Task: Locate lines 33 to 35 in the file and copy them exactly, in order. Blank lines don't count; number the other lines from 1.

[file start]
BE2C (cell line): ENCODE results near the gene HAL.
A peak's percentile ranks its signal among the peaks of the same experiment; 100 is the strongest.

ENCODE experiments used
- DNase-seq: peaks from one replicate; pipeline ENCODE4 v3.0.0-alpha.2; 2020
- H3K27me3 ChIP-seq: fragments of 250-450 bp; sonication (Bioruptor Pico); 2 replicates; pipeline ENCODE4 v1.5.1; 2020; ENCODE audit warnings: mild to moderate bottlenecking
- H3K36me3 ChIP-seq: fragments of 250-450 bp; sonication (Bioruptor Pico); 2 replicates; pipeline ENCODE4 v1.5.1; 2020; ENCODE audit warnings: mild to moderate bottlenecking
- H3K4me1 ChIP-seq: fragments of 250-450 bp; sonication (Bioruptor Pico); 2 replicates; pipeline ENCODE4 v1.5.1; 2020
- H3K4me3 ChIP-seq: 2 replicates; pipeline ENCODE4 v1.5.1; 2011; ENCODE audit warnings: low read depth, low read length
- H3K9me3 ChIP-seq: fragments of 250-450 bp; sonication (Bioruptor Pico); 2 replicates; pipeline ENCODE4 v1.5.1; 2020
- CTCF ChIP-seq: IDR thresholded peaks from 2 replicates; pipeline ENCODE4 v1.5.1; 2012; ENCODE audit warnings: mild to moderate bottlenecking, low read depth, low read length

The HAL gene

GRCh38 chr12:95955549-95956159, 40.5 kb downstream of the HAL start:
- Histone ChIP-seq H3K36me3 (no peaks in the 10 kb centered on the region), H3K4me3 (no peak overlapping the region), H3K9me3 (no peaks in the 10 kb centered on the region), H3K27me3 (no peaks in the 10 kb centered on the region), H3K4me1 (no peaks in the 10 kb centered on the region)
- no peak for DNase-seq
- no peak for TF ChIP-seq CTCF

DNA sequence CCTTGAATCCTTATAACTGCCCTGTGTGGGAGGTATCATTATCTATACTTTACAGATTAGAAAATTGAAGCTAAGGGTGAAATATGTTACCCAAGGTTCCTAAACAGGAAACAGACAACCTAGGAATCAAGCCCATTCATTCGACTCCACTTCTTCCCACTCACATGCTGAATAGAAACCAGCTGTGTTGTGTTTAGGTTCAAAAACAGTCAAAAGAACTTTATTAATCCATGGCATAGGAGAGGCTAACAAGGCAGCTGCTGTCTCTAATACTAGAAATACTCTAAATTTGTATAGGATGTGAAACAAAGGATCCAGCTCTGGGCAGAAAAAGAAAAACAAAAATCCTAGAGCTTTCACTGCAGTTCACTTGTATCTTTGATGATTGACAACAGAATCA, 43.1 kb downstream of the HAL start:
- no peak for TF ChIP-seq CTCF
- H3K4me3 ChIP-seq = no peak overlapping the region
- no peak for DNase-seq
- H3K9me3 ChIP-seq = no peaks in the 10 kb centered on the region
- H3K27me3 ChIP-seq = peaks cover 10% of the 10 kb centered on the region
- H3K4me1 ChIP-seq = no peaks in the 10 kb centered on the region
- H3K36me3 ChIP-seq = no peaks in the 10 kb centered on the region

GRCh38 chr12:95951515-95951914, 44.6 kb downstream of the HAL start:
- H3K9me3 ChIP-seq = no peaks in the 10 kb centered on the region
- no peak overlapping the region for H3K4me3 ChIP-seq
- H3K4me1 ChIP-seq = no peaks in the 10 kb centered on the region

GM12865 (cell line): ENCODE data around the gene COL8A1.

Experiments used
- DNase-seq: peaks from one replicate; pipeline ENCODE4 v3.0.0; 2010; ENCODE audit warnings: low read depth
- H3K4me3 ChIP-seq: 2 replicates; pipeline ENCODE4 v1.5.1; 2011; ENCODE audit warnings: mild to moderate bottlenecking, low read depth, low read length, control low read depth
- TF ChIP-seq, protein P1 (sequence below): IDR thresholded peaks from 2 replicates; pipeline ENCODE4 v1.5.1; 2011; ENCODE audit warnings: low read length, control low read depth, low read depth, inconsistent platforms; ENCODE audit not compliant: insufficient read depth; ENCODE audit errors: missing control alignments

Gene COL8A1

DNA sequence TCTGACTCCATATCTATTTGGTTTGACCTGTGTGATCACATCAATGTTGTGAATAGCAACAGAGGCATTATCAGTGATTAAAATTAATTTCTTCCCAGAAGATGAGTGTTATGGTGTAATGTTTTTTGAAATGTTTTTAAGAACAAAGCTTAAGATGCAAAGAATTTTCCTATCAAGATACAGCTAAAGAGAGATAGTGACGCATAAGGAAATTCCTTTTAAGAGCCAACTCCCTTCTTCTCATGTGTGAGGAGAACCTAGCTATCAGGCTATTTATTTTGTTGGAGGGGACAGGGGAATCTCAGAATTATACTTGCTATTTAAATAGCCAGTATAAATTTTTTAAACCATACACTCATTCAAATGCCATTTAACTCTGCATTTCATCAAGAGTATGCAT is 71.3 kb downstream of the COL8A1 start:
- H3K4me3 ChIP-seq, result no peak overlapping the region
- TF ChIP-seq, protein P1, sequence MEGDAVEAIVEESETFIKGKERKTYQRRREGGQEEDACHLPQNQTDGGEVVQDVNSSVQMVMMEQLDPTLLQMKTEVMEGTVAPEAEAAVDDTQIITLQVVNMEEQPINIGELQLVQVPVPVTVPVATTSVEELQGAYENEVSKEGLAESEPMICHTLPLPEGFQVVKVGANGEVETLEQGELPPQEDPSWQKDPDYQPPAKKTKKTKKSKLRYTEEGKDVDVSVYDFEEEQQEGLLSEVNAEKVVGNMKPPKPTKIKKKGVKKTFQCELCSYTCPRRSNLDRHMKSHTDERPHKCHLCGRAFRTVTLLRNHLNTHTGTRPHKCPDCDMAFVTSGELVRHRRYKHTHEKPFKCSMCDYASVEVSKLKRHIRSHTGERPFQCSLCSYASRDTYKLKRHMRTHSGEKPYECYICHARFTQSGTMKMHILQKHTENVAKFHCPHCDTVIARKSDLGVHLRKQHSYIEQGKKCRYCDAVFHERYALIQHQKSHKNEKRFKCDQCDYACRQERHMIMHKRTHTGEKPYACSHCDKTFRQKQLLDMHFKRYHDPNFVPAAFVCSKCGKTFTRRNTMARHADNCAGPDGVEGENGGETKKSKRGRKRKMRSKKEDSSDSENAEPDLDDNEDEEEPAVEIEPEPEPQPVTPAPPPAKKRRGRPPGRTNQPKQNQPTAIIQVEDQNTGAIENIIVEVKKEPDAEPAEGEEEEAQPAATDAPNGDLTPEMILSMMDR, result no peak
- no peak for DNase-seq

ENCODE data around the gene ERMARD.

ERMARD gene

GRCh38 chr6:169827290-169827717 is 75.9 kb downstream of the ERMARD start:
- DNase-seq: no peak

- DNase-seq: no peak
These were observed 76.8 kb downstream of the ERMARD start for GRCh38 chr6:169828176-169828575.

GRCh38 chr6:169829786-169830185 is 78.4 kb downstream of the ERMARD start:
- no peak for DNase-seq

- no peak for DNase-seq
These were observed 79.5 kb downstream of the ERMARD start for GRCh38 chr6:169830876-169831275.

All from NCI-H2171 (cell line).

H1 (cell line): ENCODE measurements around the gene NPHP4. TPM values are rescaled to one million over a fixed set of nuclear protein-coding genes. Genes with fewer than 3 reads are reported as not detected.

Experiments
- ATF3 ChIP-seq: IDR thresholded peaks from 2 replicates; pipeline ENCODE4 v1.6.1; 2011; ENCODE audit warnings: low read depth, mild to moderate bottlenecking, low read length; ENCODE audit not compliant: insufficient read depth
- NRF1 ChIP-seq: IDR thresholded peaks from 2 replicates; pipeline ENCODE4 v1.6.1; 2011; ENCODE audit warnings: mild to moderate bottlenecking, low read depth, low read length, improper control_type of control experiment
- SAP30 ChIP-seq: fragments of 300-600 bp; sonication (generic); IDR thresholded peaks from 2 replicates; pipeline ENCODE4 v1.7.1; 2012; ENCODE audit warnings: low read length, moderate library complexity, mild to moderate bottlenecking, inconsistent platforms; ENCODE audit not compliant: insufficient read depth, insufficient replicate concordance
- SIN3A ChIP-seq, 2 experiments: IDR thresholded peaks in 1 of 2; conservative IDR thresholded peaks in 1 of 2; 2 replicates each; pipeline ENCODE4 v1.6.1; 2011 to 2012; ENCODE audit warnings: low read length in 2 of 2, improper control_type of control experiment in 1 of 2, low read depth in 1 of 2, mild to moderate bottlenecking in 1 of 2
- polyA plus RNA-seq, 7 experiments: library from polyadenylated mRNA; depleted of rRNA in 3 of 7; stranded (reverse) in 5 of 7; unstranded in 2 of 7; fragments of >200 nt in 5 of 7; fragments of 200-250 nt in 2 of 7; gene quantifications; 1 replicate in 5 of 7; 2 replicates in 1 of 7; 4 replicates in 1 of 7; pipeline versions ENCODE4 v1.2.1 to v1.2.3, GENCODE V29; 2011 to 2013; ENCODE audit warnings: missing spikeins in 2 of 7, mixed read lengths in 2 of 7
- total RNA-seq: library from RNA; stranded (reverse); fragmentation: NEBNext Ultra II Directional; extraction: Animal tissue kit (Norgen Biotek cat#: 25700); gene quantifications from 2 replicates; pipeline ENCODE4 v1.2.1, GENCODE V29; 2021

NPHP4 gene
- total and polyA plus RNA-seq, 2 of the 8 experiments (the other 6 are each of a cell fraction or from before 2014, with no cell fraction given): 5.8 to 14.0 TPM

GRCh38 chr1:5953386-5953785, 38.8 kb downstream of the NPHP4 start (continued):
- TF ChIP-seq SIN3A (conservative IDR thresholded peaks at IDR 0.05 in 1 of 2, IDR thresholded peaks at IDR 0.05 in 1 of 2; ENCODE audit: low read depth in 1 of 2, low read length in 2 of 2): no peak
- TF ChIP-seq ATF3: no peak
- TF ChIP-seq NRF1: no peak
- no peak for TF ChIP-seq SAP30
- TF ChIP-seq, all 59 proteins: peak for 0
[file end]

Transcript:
Gene COL8A1

DNA sequence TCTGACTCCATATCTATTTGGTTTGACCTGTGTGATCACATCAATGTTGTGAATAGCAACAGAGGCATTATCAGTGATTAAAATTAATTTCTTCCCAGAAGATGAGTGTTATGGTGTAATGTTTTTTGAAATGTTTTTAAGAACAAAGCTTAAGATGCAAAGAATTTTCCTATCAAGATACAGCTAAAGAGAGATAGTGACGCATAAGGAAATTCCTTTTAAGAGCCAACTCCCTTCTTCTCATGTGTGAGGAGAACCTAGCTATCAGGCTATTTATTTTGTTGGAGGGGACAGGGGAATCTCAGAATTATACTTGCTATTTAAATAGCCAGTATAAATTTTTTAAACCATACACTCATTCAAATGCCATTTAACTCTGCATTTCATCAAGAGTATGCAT is 71.3 kb downstream of the COL8A1 start:
- H3K4me3 ChIP-seq, result no peak overlapping the region